We all know by now, the east coast (especially NY and NJ) have suffered a terrible disaster and there are many good people out there that need help. So if I may offer some advice, instead of buying that new iPad mini with 32GB of storage, you could get a 16GB version and take the extra money and go to RedCross.org and help them out with the aid they are providing.

As for my story, to say I was lucky is an understatement. Just over a week ago I sat at Newark Airport looking at the plane I was boarding with very dark stormy skies ominously approaching in the background. It was Sandy, and even though I could see the storm, the idea of leaving seemed a bit much as the last hurricane to hit NY (Irene) was about as rough as a windstorm in Arizona. However, I had to be on the west coast a few days later and wanted nothing more than to stop by my house for a day to see my wife.

The week in NY was a hectic one, full of meetings and speaking engagements. With as much as I have shot in NY, this was actually the first time I have ever seen Time Square, rode on the subway, and visited B&H. I was fortunate to stay with a good friend of mine and have the guys from Fstoppers to hang out with at the Photo Plus Expo.  Yet through everything, I found myself a bit lonely without a camera for once. What I wouldn’t haven’t given for a D800E, a Nikkor 50 f/1.2 and an hour in my schedule to walk around and shoot some pics to relax. There is a mystique about Manhattan that makes one crave the history and look less at a building for how it looks, but rather look in wonder as to what it has seen. While I spend my life craving every bit of modern comfort I can get, there is something romantic about a building from the 1800’s that has a restaurant that was once a hotspot during prohibition.

However, the day after I got home, I found myself glued to the television as the places I had been were now underwater, all while getting texts from my friend that he was in Manhattan in an apartment without power that was starting to flood. Over the next few days the situation only got worse as his phone battery died, we couldn’t get him a hotel, and the airports had shut down. For someone who travels for a living, I felt useless to help as I sat there watching the scale of the disaster. It would be five days before my friend was able to fly home to San Francisco, smelling from the lack of a shower, yet grateful for a new outlook and respect for what he had.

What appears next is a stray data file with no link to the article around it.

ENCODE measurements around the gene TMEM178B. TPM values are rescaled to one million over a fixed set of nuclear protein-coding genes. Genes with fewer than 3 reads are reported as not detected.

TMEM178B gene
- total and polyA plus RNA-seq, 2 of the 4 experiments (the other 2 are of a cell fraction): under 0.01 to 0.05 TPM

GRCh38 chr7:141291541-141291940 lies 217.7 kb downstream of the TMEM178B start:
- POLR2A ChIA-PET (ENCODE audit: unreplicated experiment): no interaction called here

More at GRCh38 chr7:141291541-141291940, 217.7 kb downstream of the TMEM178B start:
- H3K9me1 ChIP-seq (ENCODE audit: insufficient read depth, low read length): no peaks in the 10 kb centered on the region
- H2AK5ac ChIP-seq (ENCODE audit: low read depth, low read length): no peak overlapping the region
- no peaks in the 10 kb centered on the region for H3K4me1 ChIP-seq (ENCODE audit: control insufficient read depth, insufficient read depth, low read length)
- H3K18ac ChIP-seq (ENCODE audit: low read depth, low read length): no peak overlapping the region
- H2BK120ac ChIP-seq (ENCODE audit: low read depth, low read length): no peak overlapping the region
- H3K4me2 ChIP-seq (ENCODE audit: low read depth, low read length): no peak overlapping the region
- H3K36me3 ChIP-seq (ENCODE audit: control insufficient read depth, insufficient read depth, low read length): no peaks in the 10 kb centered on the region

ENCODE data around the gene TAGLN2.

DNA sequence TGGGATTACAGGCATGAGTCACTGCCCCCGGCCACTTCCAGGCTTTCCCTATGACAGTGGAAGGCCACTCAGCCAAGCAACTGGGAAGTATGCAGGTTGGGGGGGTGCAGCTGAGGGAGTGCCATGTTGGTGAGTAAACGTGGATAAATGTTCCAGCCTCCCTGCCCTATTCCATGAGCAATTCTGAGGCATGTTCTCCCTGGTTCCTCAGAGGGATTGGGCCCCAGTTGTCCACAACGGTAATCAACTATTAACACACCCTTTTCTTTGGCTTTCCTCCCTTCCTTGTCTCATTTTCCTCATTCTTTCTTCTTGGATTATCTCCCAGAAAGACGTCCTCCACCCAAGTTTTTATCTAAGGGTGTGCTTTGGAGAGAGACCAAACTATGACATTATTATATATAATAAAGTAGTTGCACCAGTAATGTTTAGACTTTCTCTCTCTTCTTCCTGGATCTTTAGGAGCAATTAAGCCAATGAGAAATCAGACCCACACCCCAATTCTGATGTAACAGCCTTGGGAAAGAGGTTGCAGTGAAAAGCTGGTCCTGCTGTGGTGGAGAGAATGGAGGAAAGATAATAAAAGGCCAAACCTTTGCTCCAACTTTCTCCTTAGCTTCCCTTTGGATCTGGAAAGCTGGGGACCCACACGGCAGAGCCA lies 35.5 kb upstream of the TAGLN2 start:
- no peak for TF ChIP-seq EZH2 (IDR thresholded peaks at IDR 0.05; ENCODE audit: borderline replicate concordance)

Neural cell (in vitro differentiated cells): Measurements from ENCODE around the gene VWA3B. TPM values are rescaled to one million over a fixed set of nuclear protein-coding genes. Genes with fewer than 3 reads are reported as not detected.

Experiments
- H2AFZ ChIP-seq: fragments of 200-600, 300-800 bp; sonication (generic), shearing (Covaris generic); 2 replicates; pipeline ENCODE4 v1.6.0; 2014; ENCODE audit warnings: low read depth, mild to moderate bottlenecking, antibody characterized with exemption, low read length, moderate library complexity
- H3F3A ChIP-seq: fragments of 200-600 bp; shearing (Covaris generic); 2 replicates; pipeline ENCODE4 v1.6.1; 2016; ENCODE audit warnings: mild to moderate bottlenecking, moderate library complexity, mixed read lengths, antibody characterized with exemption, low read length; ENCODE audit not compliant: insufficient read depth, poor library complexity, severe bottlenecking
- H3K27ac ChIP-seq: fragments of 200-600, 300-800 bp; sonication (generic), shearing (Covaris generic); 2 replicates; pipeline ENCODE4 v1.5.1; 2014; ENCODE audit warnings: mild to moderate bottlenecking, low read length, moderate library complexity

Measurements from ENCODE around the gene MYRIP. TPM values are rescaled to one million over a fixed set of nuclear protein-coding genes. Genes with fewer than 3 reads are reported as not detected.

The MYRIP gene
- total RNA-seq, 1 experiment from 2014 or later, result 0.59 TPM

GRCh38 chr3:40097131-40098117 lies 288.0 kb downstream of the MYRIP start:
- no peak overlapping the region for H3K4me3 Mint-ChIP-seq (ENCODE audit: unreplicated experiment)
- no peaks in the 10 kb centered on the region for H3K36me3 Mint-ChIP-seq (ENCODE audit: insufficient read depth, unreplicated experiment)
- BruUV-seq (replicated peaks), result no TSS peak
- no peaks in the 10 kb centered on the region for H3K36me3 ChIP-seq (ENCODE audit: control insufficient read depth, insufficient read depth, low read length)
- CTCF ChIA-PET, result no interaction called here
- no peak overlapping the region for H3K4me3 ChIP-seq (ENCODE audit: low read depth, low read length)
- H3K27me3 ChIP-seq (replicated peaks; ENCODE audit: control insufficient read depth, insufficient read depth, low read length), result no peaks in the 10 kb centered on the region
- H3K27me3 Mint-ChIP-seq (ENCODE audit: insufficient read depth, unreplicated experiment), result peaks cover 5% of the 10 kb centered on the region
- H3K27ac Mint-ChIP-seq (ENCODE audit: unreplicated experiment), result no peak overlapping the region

This all brings me to the point of this blog…  What does it take for you to look around and be grateful? Whether it is being grateful to have water, power, a house, or it is grateful to have food everyday. It is very easy to take this all for granted, and we all do it, so don’t feel bad when it happens. But take some time to think about it and when you do, I strongly encourage you to help those that are in need. I tweeted this week about helping other photographers that were without power, water, or a place to sleep, and you responded, from people offering up studios to sleep at, to others offering to let complete strangers take showers at their place.

Humanity lives at the doorstep of tragedy, and is an opportunity that presents itself when we see someone in need. So to those who have given shelter or aid, or volunteered to help complete strangers (like my friend), thank you, truly thank you.

Again if you can help, please visit RedCross.org and check out the ways you can assist in the relief effort for the east coast.

Thank you.